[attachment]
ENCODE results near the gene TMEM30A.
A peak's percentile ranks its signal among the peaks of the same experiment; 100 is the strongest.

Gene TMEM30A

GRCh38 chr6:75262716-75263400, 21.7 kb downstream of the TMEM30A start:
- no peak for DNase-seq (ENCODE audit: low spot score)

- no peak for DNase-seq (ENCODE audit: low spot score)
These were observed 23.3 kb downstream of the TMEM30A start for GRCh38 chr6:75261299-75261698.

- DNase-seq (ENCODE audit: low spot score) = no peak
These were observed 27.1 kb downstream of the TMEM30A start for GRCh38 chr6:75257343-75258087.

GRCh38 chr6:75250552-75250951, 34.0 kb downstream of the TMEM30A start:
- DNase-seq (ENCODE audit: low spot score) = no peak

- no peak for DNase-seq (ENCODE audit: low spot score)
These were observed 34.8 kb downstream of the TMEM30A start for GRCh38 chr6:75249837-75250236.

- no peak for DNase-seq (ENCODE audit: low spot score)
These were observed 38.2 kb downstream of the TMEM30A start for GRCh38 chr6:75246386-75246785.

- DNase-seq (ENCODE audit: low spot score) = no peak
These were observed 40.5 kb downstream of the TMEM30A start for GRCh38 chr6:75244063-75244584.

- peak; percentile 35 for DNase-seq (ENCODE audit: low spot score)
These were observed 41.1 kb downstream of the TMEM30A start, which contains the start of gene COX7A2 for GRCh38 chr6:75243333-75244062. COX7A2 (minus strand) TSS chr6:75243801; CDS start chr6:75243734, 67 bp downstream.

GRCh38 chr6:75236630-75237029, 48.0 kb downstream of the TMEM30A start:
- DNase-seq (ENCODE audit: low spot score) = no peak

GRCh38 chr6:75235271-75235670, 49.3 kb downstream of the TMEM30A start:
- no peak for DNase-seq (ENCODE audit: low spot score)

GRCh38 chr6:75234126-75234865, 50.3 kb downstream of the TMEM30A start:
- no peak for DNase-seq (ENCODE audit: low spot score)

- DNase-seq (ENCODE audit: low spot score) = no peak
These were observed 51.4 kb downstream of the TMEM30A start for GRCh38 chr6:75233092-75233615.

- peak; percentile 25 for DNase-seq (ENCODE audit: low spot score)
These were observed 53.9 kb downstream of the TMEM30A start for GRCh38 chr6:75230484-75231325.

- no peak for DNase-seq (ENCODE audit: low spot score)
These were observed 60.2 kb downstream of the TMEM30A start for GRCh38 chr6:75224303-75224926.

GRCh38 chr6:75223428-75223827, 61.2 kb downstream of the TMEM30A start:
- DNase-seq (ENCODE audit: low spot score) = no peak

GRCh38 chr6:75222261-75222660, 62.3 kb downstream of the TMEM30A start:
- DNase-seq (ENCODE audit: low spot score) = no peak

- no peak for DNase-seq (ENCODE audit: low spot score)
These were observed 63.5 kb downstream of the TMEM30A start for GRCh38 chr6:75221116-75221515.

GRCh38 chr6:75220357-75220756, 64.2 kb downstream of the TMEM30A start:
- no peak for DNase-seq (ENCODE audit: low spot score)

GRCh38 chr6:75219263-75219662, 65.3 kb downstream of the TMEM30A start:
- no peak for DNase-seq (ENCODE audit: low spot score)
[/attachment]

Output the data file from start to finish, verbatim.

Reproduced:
ENCODE results near the gene TMEM30A.
A peak's percentile ranks its signal among the peaks of the same experiment; 100 is the strongest.

Gene TMEM30A

GRCh38 chr6:75262716-75263400, 21.7 kb downstream of the TMEM30A start:
- no peak for DNase-seq (ENCODE audit: low spot score)

- no peak for DNase-seq (ENCODE audit: low spot score)
These were observed 23.3 kb downstream of the TMEM30A start for GRCh38 chr6:75261299-75261698.

- DNase-seq (ENCODE audit: low spot score) = no peak
These were observed 27.1 kb downstream of the TMEM30A start for GRCh38 chr6:75257343-75258087.

GRCh38 chr6:75250552-75250951, 34.0 kb downstream of the TMEM30A start:
- DNase-seq (ENCODE audit: low spot score) = no peak

- no peak for DNase-seq (ENCODE audit: low spot score)
These were observed 34.8 kb downstream of the TMEM30A start for GRCh38 chr6:75249837-75250236.

- no peak for DNase-seq (ENCODE audit: low spot score)
These were observed 38.2 kb downstream of the TMEM30A start for GRCh38 chr6:75246386-75246785.

- DNase-seq (ENCODE audit: low spot score) = no peak
These were observed 40.5 kb downstream of the TMEM30A start for GRCh38 chr6:75244063-75244584.

- peak; percentile 35 for DNase-seq (ENCODE audit: low spot score)
These were observed 41.1 kb downstream of the TMEM30A start, which contains the start of gene COX7A2 for GRCh38 chr6:75243333-75244062. COX7A2 (minus strand) TSS chr6:75243801; CDS start chr6:75243734, 67 bp downstream.

GRCh38 chr6:75236630-75237029, 48.0 kb downstream of the TMEM30A start:
- DNase-seq (ENCODE audit: low spot score) = no peak

GRCh38 chr6:75235271-75235670, 49.3 kb downstream of the TMEM30A start:
- no peak for DNase-seq (ENCODE audit: low spot score)

GRCh38 chr6:75234126-75234865, 50.3 kb downstream of the TMEM30A start:
- no peak for DNase-seq (ENCODE audit: low spot score)

- DNase-seq (ENCODE audit: low spot score) = no peak
These were observed 51.4 kb downstream of the TMEM30A start for GRCh38 chr6:75233092-75233615.

- peak; percentile 25 for DNase-seq (ENCODE audit: low spot score)
These were observed 53.9 kb downstream of the TMEM30A start for GRCh38 chr6:75230484-75231325.

- no peak for DNase-seq (ENCODE audit: low spot score)
These were observed 60.2 kb downstream of the TMEM30A start for GRCh38 chr6:75224303-75224926.

GRCh38 chr6:75223428-75223827, 61.2 kb downstream of the TMEM30A start:
- DNase-seq (ENCODE audit: low spot score) = no peak

GRCh38 chr6:75222261-75222660, 62.3 kb downstream of the TMEM30A start:
- DNase-seq (ENCODE audit: low spot score) = no peak

- no peak for DNase-seq (ENCODE audit: low spot score)
These were observed 63.5 kb downstream of the TMEM30A start for GRCh38 chr6:75221116-75221515.

GRCh38 chr6:75220357-75220756, 64.2 kb downstream of the TMEM30A start:
- no peak for DNase-seq (ENCODE audit: low spot score)

GRCh38 chr6:75219263-75219662, 65.3 kb downstream of the TMEM30A start:
- no peak for DNase-seq (ENCODE audit: low spot score)